On The Maldives, local cuisine is finally being properly celebrated. Angelina Villa-Clarke jets in to eat local delicacies including mud crabs
I’m sat high in the treetops, hidden amongst the oversized leaves of banana trees. Flickering candles light the tables but, mostly, the scene is illuminated by the night sky, ablaze with an eternity of stars. It’s like a gazillion diamonds waiting to be picked by brides-to-be. Indeed, there’s promise in the air for what’s to come.
Fresh in the Garden is one of the Maldives’ most unique restaurants. It is found at the luxury resort Soneva Fushi, in the Baa Atoll UNESCO Biosphere Reserve – a pioneer in the region when it comes to culinary innovation and sustainable practices. It is also currently home to renowned Danish chef Mads Refslund. One of the founders of Noma in Copenhagen, he joins a long line-up of celebrated chefs who have opened a residency at Soneva’s two Maldivian resorts.
Expectations are as high as the restaurant itself. Built amid a canopy of trees, Fresh in the Garden is reached by a swaying rope bridge – a source of much merriment at the end of the night after a couple of ‘Dirty Coconut’ cocktails. In the central, open kitchen, the chefs are in full concentration mode. This is fine dining given a tropical twist, with every dish inspired by the fresh produce grown in the organic gardens found beneath the restaurant.
The aim is to elevate indigenous produce to haute status and I started with the ‘ice’ or raw dishes – ‘Sprouted Coconut’ – hearts of palm topped with Rossini caviar delivered in a hollowed-out coconut, and ‘Flowers from our Garden’ which sees slithers of langoustine and pumpkin seeds served on an ‘ice plate’. ‘Fire’ dishes, meanwhile, were cooked over an open flame. ‘Garden Egg’ sees a confit egg topped with black truffle hidden among a bouquet of the freshest salad leaves. While the ‘Reef Fish’ is roasted in coconut husk, with a green curry paste, served on a huge banana leaf.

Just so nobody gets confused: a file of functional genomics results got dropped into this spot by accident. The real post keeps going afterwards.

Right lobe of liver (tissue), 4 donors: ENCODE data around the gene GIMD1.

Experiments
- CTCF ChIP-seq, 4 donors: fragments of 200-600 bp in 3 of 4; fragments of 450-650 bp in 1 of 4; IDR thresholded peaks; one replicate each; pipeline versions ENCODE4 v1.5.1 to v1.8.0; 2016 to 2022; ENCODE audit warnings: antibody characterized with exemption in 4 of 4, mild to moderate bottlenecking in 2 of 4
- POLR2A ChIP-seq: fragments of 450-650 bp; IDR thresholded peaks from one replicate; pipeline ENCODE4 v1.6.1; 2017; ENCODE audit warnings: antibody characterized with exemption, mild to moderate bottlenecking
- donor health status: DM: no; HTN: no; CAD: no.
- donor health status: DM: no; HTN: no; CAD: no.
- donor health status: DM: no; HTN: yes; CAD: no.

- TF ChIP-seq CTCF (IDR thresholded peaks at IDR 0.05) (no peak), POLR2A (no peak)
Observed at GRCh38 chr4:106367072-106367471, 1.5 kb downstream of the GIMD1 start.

“You have to have a purpose above just making money,” hotel founder Sonu Shivdasani tells me over lunch.
For 2023 visitors will enjoy a new twelve month pop-up in homage to “the ecological connection between land, sea, minerals, roots, fruits and animals.” It’s run by Chef Manu Buffara, recently named Latin America’s Best Female Chef by the World’s 50 Best. From Michelin-starred chefs to its inventive ice creams (there are 60 flavours to choose from), culinary prowess is not the only thing that Soneva Fushi excels at.
Opened in 1995, it boasts avant-garde sustainability and community projects, which have been used as a blueprint for ethical tourism worldwide. There’s a serious marine conservation programme; a state-of-the art glass factory which converts waste glass into artworks and an ‘Eco Centro’, which recycles 90% of the resort’s waste. “You have to have a purpose above just making money,” founder Sonu Shivdasani tells me over lunch. He lives at Soneva Fushi, with his Swedish wife Eva, for around six months of the year. “The ‘onion’ is the best description of our journey over these past 25 years. Every time we think that we’ve cracked the ‘code,’ we realise there are more challenges ahead.”
“My main passion is to shine a spotlight on traditional Maldivian cuisine. There are so many international resorts on The Maldives now, that the intrinsic culture of this area is in danger of being lost.Local chef Sobah Abdullah
We’re eating at another restaurant, Out of the Blue, celebrating Maldivian cuisine. It is overseen by local chef Sobah Abdullah and has the most glorious setting – with the jewel-toned aquamarine seas swirling all around the overwater eatery. “Ah there he is!” exclaims Sonu, as chef Sobah pops over to make sure all is well. The most awarded chef in the Maldives, Sobah gives credit to his parents who inspired him to be hard-working. “My father was a fisherman,” he recalls, “and every day he would bring home the catch. My siblings and I would help smoke it or sun-dry it to sell.”